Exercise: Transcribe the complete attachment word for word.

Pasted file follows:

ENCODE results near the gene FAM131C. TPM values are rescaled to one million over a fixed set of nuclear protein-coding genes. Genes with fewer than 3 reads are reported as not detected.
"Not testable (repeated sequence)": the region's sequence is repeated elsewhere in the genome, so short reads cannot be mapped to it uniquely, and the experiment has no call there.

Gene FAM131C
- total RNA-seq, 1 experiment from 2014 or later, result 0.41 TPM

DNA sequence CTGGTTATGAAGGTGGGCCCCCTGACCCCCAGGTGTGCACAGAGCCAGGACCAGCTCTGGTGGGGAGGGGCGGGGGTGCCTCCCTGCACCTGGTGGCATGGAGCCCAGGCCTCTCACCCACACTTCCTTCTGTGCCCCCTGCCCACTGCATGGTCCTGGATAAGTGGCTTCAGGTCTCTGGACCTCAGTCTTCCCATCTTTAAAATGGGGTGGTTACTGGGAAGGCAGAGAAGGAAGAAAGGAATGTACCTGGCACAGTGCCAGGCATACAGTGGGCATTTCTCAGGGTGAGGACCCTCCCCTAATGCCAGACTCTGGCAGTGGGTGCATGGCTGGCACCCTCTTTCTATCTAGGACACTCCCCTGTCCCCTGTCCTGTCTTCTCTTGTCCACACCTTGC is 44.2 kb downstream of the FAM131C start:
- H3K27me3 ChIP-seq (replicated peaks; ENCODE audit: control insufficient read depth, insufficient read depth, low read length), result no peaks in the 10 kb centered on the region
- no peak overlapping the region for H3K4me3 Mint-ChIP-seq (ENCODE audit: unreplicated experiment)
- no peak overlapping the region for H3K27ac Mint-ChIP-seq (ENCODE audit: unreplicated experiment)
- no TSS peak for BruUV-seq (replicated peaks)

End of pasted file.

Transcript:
ENCODE results near the gene FAM131C. TPM values are rescaled to one million over a fixed set of nuclear protein-coding genes. Genes with fewer than 3 reads are reported as not detected.
"Not testable (repeated sequence)": the region's sequence is repeated elsewhere in the genome, so short reads cannot be mapped to it uniquely, and the experiment has no call there.

Gene FAM131C
- total RNA-seq, 1 experiment from 2014 or later, result 0.41 TPM

DNA sequence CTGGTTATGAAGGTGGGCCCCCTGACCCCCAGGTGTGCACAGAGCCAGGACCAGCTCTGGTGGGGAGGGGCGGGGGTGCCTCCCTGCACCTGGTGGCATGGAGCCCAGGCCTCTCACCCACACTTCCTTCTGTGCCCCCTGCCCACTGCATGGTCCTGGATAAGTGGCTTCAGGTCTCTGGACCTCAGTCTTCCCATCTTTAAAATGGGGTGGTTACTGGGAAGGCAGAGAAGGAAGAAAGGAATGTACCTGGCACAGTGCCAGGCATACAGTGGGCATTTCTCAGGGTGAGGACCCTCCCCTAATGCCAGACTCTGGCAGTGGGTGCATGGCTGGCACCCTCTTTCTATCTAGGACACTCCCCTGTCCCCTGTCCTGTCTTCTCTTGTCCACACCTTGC is 44.2 kb downstream of the FAM131C start:
- H3K27me3 ChIP-seq (replicated peaks; ENCODE audit: control insufficient read depth, insufficient read depth, low read length), result no peaks in the 10 kb centered on the region
- no peak overlapping the region for H3K4me3 Mint-ChIP-seq (ENCODE audit: unreplicated experiment)
- no peak overlapping the region for H3K27ac Mint-ChIP-seq (ENCODE audit: unreplicated experiment)
- no TSS peak for BruUV-seq (replicated peaks)